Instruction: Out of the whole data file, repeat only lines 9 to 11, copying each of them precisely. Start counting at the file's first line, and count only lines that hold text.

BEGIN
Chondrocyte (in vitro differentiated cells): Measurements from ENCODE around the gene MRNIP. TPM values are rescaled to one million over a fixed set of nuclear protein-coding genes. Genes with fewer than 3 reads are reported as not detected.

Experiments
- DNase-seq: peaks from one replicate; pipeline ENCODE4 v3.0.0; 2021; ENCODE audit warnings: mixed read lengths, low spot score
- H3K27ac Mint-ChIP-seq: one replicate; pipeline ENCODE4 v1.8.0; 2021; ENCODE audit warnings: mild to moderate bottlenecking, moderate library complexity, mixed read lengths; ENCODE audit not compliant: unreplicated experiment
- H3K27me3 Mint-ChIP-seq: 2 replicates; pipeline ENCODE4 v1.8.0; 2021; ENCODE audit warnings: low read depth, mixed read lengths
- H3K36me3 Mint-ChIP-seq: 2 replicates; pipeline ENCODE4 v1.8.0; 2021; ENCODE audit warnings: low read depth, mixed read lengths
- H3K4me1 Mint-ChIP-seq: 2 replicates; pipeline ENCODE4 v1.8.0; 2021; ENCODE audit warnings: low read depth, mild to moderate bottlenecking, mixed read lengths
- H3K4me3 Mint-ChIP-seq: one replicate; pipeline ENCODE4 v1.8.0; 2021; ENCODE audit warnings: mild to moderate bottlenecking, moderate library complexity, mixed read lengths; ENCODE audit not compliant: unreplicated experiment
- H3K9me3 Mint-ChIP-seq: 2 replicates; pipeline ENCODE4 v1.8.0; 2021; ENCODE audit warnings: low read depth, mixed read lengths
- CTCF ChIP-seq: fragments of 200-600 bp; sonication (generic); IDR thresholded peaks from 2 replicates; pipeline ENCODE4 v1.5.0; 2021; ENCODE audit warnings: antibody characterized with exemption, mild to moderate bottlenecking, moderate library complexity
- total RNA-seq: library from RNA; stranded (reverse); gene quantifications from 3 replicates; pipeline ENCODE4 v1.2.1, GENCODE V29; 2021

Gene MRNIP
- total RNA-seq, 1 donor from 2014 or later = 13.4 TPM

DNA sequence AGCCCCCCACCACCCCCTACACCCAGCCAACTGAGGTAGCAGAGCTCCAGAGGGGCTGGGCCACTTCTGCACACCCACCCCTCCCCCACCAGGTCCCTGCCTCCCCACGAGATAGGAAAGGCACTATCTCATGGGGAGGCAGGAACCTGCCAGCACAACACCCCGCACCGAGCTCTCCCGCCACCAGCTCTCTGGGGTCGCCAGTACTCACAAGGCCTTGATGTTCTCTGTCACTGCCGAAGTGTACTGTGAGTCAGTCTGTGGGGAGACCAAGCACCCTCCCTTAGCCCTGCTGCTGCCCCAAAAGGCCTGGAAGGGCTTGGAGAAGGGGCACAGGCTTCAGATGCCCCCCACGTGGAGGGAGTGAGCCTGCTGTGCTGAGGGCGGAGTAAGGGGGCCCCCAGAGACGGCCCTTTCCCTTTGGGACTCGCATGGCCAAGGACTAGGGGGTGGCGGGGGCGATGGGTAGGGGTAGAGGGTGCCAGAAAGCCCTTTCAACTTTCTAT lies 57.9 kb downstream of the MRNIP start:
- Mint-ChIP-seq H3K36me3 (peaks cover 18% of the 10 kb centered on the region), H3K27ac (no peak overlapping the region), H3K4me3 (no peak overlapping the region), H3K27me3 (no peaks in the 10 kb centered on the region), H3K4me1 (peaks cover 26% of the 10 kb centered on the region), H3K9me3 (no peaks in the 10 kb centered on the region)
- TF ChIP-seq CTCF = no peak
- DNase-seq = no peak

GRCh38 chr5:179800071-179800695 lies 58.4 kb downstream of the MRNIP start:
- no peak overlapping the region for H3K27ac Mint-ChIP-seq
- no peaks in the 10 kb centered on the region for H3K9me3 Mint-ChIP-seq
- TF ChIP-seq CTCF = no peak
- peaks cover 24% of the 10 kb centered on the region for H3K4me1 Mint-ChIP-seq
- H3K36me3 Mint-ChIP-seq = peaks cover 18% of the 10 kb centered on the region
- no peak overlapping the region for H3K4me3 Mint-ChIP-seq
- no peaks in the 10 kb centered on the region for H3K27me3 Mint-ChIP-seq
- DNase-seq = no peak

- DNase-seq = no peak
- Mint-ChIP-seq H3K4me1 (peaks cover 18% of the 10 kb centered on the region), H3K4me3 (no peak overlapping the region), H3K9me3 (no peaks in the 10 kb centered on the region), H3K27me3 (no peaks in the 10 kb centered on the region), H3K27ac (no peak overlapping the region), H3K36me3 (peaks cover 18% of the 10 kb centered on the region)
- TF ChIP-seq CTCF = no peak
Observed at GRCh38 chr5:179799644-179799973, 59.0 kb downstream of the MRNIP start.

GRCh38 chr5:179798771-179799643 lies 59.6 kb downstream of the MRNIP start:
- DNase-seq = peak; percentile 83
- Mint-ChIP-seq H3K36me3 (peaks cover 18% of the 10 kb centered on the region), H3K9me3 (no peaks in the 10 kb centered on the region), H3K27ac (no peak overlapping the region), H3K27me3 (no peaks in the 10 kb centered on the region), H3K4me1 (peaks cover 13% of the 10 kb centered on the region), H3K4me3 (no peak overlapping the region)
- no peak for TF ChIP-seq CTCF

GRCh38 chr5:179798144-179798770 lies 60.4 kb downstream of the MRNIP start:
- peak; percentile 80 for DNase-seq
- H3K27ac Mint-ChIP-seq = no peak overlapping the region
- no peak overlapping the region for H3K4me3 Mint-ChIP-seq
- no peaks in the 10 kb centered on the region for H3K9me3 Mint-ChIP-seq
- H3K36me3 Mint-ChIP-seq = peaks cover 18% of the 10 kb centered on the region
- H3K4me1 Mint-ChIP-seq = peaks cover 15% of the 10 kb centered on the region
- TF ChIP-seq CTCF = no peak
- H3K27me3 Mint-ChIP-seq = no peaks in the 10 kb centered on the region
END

- H3K9me3 Mint-ChIP-seq: 2 replicates; pipeline ENCODE4 v1.8.0; 2021; ENCODE audit warnings: low read depth, mixed read lengths
- CTCF ChIP-seq: fragments of 200-600 bp; sonication (generic); IDR thresholded peaks from 2 replicates; pipeline ENCODE4 v1.5.0; 2021; ENCODE audit warnings: antibody characterized with exemption, mild to moderate bottlenecking, moderate library complexity
- total RNA-seq: library from RNA; stranded (reverse); gene quantifications from 3 replicates; pipeline ENCODE4 v1.2.1, GENCODE V29; 2021